That being said, what - if anything - was to be gained by taking seriously the contents of this first nighttime Cydonia IR image - THEMIS image number 20021031A? First of all, just looking at the image, something was clearly wrong: the data itself is just too "noisy" for a Martian summer image.

Even a casual comparison with a nighttime IR we'd seen previously reveals that the noise level of this new nighttime Cydonia IR is comparable to that image (101180002) which was taken in the dead of Martian winter in the northern hemisphere, March 21, 2002. The current Cydonia image, by contrast, was supposedly acquired October 24 - eight months later - just after the beginning of Martian summer in the northern hemisphere.

So why was it so noisy? One basic reason could be that Bamf had simply lied again.


The truth was that, yes, this was a nighttime Cydonia IR image, but it was taken (probably as one of a series of unreleased Cydonia images) much earlier in the current Odyssey Mission than publicly admitted - when it was simply a lot colder at Cydonia. This effectively reduces contrast and increases noise.


After the publication of our latest article on October 20, 2002 Bamf (and those managing his actions on the THEMIS team) hurriedly put out something on nighttime Cydonia IR just to shut us up. So he reached into the THEMIS "hidden Cydonia drawer" and pulled out an older, "colder" (and partially sanitized) "new" image, which he then simply labeled as one taken on October 24, 2002. At least, that was our working theory. We now set out to prove it.

Because we know the latitude of Cydonia (about 41 N), and the tilt of Mars on its own axis (about 25), we can easily calculate - by observing the details in the image, and comparing them to the geometric position of the sun at any time of the Martian year - when this image had to have been acquired.


Essentially, it's "Astronomy 101."

This is the simple equation that allows us to derive this crucial geometric information:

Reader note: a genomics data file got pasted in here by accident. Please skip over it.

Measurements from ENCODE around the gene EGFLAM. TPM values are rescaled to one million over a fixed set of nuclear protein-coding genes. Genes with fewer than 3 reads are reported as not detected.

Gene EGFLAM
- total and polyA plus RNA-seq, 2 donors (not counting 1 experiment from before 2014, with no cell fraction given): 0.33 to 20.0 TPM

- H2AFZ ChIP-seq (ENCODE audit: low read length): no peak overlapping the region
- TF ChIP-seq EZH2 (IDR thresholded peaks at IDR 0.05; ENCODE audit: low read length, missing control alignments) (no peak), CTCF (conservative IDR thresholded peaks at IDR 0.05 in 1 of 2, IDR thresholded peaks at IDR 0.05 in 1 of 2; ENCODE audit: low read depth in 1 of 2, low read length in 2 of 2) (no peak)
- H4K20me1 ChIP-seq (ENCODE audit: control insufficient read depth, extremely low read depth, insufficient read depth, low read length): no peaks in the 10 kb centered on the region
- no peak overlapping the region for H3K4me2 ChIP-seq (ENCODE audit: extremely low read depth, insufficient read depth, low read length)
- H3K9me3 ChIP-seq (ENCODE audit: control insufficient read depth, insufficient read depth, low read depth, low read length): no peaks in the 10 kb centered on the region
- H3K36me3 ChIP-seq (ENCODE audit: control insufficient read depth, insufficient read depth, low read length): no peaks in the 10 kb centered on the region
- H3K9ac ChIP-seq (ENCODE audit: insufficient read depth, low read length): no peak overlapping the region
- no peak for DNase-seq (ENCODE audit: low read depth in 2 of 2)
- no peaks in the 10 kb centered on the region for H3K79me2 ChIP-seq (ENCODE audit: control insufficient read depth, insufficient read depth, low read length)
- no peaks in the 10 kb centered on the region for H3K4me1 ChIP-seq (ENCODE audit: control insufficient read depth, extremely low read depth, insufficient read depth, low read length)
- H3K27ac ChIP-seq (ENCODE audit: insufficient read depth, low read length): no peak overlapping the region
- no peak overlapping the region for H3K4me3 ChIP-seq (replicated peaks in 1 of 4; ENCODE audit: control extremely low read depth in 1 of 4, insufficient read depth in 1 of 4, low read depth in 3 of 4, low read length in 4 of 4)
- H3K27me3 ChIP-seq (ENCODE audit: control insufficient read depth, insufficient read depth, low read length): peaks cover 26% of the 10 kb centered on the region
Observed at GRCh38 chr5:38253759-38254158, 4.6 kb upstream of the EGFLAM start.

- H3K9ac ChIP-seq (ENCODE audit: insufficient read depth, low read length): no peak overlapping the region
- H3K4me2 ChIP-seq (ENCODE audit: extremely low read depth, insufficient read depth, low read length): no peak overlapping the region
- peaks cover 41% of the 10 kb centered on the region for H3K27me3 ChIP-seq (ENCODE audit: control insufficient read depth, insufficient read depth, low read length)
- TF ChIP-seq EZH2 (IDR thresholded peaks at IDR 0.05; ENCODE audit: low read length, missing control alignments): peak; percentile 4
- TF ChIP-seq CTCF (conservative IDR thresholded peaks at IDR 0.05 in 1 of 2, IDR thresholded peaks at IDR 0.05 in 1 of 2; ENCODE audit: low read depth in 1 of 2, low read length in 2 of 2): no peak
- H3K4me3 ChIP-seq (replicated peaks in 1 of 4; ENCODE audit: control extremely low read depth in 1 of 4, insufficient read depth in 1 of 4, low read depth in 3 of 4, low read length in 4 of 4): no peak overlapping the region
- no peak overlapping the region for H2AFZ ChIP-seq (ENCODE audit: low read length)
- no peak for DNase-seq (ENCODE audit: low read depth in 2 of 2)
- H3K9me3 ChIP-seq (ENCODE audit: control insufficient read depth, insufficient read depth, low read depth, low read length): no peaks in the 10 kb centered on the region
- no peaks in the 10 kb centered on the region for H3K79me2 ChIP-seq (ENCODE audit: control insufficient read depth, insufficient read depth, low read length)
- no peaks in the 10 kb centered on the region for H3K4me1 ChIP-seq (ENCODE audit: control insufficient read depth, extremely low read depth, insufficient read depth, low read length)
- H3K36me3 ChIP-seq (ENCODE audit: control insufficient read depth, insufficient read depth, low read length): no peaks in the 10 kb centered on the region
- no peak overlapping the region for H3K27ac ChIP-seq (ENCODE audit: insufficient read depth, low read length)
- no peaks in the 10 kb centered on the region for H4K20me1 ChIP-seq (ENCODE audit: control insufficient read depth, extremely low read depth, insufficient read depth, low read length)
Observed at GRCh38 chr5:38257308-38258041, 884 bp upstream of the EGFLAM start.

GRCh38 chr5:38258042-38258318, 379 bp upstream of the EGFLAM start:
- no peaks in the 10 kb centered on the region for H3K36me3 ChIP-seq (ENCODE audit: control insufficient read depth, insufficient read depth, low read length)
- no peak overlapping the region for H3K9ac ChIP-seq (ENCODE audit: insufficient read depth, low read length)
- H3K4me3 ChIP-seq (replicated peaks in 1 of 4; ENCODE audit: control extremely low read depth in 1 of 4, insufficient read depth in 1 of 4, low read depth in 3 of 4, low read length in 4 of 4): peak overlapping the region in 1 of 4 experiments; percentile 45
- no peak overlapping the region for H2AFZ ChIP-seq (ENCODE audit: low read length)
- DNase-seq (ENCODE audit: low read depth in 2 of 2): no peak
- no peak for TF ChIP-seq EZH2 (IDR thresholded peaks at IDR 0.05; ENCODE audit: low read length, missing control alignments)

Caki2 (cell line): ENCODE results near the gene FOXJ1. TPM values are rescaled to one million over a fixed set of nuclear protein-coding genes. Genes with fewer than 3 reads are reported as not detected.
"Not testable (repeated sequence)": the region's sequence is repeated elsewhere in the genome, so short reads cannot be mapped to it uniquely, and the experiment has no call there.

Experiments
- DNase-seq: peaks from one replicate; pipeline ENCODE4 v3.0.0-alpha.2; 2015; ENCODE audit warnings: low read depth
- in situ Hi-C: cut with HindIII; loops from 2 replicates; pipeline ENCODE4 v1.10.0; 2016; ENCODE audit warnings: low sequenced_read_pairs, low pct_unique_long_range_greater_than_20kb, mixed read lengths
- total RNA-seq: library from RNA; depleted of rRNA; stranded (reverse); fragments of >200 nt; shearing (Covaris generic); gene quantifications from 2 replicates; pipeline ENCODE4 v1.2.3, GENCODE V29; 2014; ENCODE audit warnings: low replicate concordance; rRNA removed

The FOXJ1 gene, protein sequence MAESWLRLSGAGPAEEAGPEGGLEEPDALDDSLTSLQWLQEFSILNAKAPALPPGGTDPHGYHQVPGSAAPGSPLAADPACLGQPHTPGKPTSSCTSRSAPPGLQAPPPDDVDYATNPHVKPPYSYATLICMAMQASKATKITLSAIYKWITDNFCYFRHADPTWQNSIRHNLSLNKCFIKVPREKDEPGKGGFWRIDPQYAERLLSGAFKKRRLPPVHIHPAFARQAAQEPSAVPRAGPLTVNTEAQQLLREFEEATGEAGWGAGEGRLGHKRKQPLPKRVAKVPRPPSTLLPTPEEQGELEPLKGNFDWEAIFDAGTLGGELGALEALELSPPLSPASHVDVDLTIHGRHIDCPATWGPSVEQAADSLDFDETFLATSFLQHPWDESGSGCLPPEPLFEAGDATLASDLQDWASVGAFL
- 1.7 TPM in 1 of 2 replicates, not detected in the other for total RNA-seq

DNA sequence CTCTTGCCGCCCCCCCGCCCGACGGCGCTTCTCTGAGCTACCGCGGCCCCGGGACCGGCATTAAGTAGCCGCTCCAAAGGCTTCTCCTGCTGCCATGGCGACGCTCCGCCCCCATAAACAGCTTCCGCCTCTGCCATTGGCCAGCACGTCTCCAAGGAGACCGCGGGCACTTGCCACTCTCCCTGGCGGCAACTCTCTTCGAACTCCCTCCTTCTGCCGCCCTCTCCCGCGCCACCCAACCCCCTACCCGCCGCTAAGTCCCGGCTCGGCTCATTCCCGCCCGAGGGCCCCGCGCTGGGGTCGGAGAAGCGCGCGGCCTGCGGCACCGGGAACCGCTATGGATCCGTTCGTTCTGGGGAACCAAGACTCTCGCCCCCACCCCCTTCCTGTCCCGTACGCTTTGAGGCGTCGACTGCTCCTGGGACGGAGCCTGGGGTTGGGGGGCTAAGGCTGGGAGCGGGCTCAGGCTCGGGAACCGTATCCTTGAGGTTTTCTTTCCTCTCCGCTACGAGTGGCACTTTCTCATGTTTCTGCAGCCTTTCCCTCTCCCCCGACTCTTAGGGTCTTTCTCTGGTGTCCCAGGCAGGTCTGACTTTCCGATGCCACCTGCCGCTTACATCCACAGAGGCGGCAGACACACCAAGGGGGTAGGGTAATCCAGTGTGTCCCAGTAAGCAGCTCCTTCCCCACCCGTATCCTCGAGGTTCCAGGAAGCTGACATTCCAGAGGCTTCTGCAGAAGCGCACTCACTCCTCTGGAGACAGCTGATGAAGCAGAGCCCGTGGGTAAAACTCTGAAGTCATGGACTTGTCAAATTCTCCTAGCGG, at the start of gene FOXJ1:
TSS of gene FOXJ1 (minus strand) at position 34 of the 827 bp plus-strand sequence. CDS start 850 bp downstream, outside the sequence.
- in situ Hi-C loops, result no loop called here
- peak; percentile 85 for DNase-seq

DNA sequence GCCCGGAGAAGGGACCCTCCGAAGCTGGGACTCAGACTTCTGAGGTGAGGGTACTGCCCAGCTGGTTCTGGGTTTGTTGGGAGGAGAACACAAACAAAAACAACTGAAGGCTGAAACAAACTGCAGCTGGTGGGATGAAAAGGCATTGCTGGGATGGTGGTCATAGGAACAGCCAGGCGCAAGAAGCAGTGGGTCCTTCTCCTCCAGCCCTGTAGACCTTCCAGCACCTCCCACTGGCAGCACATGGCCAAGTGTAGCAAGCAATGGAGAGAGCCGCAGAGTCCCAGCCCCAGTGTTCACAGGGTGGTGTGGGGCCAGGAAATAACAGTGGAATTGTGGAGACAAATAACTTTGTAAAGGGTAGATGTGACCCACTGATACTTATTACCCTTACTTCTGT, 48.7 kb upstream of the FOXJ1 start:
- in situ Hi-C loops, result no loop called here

sin D = sin a / (cos b)

Where D = max deviation (north or south) of the rising or setting sun from an east/west line; a = planetary obliquity (its tilt); and b = the latitude of the observer. "D" is also defined as the "summer or winter solstice": i.e. the longest days of summer, or the shortest days of winter, in that hemisphere.

Halfway between these two farthest excursions of the sun, north and south along the horizon, is the geometric position of the "spring and fall equinoxes." The word derives from the Latin, meaning "equal night": i.e. the length of the days and nights at that position in Mars' annual solar orbit (year) are approximately equal (Mars' orbit being decidedly elliptical).

Applying this calculation to the new Cydonia image, we could derive - with absolute scientific certainty - when this image had to have been taken, and we didn't need to "trust".


We began with the orbits of Mars and Earth.


Using a newly created "analog orbital computer," courtesy of Dr. Bob Zubrin, we were able to compare the two planetary orbits and graphically convert from any date and season here on Earth to its equivalent on Mars.138 By using this tool we could confirm that Odyssey arrived in Mars orbit on October 24, 2001, just after the Martian winter solstice in the northern hemisphere.

By then advancing the dates to correspond to Bamf s claim that the new nighttime IR Cydonia image was taken on that one-year anniversary - precisely twelve Earth months later, October 24, 2002-we could see that the new image would have been taken over Mars just after the Martian summer solstice in the northern hemisphere.